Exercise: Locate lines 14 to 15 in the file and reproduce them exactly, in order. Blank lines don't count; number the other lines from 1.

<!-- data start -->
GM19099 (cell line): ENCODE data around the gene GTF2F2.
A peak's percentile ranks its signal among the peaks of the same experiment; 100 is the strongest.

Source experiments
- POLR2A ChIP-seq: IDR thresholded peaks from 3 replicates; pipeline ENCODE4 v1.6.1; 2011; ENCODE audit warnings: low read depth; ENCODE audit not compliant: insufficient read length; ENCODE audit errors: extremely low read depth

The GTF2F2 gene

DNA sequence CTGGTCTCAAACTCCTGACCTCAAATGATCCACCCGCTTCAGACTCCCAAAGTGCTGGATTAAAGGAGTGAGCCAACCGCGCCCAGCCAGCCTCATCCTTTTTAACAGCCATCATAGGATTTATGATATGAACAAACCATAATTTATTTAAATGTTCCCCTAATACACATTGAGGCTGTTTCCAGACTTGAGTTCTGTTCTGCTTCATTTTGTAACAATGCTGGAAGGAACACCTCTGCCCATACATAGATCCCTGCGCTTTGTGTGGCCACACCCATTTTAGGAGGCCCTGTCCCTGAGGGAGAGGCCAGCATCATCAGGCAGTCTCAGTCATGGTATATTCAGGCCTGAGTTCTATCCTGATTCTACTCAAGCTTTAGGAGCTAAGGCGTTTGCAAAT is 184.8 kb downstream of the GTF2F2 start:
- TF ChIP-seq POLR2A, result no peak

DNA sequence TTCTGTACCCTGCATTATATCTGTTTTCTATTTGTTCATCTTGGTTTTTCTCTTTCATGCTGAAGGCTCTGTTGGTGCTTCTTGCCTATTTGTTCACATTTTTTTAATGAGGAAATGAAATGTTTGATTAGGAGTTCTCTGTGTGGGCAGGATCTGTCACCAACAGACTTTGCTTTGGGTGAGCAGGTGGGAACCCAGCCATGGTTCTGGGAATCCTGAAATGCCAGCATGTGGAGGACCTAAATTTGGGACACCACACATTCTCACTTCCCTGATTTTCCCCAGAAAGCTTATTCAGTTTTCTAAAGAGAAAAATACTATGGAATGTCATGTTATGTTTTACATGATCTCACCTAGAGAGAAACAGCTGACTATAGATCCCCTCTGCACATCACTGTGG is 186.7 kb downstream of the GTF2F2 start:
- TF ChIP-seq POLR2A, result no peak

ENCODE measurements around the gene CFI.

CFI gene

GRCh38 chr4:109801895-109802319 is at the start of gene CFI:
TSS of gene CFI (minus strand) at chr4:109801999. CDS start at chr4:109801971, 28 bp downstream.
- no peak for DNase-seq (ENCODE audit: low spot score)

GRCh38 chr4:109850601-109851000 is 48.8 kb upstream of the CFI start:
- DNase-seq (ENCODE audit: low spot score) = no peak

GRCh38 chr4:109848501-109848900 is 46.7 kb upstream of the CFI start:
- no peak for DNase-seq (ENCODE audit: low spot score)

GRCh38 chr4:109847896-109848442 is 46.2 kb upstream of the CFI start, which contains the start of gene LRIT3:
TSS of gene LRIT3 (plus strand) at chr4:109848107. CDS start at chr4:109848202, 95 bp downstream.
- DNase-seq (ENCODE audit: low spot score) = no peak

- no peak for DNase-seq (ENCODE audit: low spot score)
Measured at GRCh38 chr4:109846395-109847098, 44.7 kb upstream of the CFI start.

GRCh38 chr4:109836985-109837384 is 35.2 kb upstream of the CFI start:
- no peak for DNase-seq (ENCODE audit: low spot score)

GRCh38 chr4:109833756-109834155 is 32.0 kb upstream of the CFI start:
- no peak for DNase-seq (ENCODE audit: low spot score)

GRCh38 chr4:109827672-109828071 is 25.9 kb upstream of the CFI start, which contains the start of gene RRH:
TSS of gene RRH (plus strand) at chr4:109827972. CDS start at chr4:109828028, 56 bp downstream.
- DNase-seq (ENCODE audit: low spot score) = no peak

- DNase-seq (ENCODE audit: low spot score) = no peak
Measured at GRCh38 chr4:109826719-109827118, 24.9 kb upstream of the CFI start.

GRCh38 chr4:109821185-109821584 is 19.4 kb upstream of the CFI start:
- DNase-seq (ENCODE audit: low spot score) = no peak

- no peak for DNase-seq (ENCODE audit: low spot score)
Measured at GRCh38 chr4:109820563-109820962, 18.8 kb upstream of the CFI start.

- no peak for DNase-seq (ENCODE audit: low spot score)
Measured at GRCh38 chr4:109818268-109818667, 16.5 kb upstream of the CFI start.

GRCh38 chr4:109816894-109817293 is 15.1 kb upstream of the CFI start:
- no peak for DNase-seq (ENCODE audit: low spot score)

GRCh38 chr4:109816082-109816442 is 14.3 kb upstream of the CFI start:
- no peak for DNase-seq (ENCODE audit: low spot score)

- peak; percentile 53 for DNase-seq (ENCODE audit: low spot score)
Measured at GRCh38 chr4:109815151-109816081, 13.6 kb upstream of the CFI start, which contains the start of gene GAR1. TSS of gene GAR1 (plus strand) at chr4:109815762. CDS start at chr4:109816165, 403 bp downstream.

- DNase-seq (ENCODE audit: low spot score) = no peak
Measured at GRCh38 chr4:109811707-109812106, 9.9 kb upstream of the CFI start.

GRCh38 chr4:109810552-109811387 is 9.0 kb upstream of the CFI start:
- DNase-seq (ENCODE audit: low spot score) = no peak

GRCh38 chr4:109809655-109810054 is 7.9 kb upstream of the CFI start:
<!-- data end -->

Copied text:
- no peak for DNase-seq (ENCODE audit: low spot score)

GRCh38 chr4:109850601-109851000 is 48.8 kb upstream of the CFI start: